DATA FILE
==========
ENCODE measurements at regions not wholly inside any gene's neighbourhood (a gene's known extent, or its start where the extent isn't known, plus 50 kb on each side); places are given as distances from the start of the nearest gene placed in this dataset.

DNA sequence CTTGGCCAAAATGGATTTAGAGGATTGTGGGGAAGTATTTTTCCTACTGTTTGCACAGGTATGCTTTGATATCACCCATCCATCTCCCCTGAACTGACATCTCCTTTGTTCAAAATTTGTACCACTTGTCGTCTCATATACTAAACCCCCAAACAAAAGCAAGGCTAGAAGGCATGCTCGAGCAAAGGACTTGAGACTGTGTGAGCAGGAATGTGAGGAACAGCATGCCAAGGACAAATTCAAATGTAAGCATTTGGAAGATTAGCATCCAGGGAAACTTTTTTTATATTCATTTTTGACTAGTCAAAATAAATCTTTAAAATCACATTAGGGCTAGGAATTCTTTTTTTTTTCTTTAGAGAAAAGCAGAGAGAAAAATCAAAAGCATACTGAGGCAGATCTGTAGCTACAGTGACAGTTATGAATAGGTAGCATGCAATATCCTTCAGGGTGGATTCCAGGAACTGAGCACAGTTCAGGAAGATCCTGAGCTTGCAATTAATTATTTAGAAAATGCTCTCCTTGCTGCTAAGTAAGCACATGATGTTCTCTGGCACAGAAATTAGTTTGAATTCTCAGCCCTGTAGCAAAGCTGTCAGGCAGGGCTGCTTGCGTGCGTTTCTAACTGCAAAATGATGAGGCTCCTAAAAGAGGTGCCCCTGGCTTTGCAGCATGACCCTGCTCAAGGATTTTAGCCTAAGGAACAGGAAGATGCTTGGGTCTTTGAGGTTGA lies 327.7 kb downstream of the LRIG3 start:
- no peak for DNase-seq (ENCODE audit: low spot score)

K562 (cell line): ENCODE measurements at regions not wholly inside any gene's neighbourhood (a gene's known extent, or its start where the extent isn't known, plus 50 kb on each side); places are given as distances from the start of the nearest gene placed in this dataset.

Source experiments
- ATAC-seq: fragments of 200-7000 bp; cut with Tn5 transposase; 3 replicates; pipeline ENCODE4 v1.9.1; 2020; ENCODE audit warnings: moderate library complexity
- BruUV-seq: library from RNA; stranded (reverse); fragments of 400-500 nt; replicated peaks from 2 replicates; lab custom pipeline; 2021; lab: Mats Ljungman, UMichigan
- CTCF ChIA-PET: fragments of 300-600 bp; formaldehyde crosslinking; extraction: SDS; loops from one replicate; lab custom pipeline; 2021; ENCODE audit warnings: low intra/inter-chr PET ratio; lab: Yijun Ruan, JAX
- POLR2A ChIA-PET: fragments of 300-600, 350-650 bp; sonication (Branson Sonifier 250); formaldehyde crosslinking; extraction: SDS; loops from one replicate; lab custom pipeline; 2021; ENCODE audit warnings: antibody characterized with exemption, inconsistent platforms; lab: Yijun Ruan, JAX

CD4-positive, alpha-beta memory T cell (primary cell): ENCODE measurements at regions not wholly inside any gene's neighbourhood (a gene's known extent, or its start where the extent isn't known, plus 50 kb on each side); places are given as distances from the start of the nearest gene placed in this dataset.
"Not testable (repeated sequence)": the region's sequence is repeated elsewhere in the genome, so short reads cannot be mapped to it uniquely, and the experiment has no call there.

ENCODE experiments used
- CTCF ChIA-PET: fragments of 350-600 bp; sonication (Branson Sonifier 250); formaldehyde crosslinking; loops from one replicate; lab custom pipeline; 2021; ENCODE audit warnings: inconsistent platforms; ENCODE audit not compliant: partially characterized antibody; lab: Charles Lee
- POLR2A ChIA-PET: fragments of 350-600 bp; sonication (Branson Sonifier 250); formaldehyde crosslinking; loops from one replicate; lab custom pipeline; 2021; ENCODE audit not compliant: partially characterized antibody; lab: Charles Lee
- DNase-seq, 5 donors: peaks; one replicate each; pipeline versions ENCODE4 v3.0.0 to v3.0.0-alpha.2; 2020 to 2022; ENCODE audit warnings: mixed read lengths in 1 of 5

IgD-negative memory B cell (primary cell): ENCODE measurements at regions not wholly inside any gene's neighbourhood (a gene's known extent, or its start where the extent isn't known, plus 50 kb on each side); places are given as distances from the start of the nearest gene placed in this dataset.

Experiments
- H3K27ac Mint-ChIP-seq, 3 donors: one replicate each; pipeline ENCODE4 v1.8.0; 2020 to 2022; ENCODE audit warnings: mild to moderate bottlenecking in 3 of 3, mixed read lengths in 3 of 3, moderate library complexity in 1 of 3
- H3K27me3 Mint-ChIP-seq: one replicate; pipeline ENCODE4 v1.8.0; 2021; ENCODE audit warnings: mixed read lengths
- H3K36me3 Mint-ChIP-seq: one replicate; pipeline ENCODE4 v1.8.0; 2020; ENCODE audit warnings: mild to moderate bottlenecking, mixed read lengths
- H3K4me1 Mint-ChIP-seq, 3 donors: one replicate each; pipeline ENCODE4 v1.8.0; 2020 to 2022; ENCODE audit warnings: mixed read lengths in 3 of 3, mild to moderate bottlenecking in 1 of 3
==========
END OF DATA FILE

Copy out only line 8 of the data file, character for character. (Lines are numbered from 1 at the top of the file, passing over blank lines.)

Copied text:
- CTCF ChIA-PET: fragments of 300-600 bp; formaldehyde crosslinking; extraction: SDS; loops from one replicate; lab custom pipeline; 2021; ENCODE audit warnings: low intra/inter-chr PET ratio; lab: Yijun Ruan, JAX